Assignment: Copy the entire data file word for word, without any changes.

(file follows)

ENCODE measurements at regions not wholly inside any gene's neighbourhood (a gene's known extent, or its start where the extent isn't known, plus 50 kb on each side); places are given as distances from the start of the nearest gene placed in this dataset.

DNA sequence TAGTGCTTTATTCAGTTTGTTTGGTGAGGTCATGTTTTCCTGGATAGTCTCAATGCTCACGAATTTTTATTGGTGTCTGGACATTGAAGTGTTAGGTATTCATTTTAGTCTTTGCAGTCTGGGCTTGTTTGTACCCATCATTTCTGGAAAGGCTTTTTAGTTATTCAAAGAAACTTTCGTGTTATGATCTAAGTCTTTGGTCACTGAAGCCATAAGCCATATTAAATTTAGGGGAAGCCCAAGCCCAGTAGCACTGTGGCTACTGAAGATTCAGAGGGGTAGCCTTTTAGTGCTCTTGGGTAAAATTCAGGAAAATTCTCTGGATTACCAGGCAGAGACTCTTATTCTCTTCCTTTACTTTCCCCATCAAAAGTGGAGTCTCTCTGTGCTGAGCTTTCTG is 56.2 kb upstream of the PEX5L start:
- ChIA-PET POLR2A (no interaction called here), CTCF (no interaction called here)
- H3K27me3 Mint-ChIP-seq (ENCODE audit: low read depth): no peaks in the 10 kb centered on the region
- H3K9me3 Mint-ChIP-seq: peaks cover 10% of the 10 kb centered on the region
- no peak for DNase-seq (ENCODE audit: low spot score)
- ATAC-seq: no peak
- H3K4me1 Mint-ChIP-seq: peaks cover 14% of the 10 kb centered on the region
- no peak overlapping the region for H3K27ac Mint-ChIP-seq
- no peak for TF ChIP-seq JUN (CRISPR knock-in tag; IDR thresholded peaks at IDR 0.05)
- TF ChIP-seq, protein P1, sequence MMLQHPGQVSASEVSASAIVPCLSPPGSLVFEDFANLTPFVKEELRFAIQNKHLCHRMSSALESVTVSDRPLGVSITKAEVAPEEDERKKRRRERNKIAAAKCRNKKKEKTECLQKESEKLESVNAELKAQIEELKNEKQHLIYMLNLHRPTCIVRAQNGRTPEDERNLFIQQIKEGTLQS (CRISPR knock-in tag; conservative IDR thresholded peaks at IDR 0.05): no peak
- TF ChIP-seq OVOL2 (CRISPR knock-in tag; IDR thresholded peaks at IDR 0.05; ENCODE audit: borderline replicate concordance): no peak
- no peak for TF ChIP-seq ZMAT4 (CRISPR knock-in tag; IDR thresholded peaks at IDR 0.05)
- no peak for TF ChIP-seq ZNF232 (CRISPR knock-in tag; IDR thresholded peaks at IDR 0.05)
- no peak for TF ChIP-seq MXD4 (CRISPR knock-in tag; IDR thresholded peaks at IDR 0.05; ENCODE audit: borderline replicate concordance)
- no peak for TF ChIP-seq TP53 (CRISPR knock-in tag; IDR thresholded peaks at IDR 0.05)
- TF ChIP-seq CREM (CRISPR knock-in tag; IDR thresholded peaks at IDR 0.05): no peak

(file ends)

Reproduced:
ENCODE measurements at regions not wholly inside any gene's neighbourhood (a gene's known extent, or its start where the extent isn't known, plus 50 kb on each side); places are given as distances from the start of the nearest gene placed in this dataset.

DNA sequence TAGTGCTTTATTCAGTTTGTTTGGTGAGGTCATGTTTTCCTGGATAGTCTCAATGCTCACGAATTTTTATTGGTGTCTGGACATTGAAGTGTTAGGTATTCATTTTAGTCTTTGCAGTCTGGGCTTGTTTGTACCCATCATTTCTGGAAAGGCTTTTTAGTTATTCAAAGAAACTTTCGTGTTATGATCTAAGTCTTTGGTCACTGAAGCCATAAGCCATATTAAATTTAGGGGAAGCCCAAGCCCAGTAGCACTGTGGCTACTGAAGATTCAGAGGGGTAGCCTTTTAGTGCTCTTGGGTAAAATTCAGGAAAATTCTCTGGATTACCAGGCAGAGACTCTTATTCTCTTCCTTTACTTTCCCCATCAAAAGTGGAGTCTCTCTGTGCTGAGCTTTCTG is 56.2 kb upstream of the PEX5L start:
- ChIA-PET POLR2A (no interaction called here), CTCF (no interaction called here)
- H3K27me3 Mint-ChIP-seq (ENCODE audit: low read depth): no peaks in the 10 kb centered on the region
- H3K9me3 Mint-ChIP-seq: peaks cover 10% of the 10 kb centered on the region
- no peak for DNase-seq (ENCODE audit: low spot score)
- ATAC-seq: no peak
- H3K4me1 Mint-ChIP-seq: peaks cover 14% of the 10 kb centered on the region
- no peak overlapping the region for H3K27ac Mint-ChIP-seq
- no peak for TF ChIP-seq JUN (CRISPR knock-in tag; IDR thresholded peaks at IDR 0.05)
- TF ChIP-seq, protein P1, sequence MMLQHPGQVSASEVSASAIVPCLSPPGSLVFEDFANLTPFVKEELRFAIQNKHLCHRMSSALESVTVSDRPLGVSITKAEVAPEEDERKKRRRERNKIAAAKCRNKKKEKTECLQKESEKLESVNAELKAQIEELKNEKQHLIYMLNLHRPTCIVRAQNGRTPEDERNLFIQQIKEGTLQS (CRISPR knock-in tag; conservative IDR thresholded peaks at IDR 0.05): no peak
- TF ChIP-seq OVOL2 (CRISPR knock-in tag; IDR thresholded peaks at IDR 0.05; ENCODE audit: borderline replicate concordance): no peak
- no peak for TF ChIP-seq ZMAT4 (CRISPR knock-in tag; IDR thresholded peaks at IDR 0.05)
- no peak for TF ChIP-seq ZNF232 (CRISPR knock-in tag; IDR thresholded peaks at IDR 0.05)
- no peak for TF ChIP-seq MXD4 (CRISPR knock-in tag; IDR thresholded peaks at IDR 0.05; ENCODE audit: borderline replicate concordance)
- no peak for TF ChIP-seq TP53 (CRISPR knock-in tag; IDR thresholded peaks at IDR 0.05)
- TF ChIP-seq CREM (CRISPR knock-in tag; IDR thresholded peaks at IDR 0.05): no peak